"Moreover, look for able men from all the people, men who fear God, who are trustworthy and hate a bribe, and place such men over the people as chiefs of thousands, of hundreds, of fifties, and of tens. And let them judge the people at all times. Every great matter they shall bring to you, but any small matter they shall decide themselves. So it will be easier for you, and they will bear the burden with you." - Exodus 18:21-22 [ESV]
We see from Exodus 18:21-22, that from the beginning, the role of a Judge was supposed to be limited to men, yet many decades later, when Israel had put aside the teachings of Moses to pursue what seemed right in their own eyes, God raised a "prophetess" named Deborah the wife of Lappidoth to judge Israel.
Any honest reading of the account will suggest that Deborah was aware of Barak's call to deliver Israel when she sent for him. The fact that Barak came at her summons tells us that she truly was given the respect and courtesy of a judge in Israel. We would be remiss to note that Deborah did not appoint herself a judge - but earlier in the book of Judges, we read that after Joshua died, God Himself raised up judges for Israel.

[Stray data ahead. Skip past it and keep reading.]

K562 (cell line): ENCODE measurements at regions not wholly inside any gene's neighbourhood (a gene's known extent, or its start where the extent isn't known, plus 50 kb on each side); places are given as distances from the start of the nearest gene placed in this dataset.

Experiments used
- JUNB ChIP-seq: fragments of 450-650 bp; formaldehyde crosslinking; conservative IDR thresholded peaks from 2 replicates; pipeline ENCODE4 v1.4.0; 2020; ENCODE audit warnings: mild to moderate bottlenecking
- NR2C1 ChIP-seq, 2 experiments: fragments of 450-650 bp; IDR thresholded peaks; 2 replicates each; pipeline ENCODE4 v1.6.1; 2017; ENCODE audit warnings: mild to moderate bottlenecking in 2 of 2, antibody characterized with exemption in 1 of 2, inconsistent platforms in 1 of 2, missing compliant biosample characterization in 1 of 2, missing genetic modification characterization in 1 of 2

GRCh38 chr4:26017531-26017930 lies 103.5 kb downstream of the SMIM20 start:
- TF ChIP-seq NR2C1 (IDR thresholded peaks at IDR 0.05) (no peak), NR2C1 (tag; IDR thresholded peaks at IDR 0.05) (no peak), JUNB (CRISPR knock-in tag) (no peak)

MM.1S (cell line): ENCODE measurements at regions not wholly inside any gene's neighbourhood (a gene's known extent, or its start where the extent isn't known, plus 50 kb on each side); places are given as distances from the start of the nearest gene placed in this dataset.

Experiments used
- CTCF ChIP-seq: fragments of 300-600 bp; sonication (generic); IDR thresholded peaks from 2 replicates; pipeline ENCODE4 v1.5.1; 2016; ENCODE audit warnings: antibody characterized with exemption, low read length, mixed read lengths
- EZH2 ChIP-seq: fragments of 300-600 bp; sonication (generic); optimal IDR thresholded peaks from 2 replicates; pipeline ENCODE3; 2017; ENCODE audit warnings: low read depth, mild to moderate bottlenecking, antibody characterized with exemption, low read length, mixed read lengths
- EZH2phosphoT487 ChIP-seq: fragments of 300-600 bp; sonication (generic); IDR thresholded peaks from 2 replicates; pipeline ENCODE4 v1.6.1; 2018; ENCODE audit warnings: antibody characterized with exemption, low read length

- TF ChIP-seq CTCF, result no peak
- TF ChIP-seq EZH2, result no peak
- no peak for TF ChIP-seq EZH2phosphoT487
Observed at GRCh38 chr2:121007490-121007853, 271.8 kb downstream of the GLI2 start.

So one might be inclined to say, "Because God raised up Deborah to be both a prophetess and a judge in Israel, it shows that God makes no distinctions between men and women, and therefore the restrictions Paul makes concerning the roles of women in the church, should be relaxed." But this is not a logical argument.
Recall from the opening passage in the Epistle to the Hebrews: that God spoke to the fathers through various means long ago - but now speaks to us through His son. (c.f. Hebrews 1:1-3) In other words we can say, Yes, Deborah was a prophetess, and a judge. It was exceptional because God called her contrary to the pattern given to Moses - but the pattern given to Moses was set aside by men who chose to do whatever seemed right in their own eyes, and so the fact that God raised up a woman to be a prophetess and judge in Israel, marks something God did, in His mercy, for His people who were ignoring the directives He had given them.
It falls under the umbrella of God having spoken through a variety of means, none of which (we are told) represent the means that God uses today.
We know even less about Huldah, but same goes for her.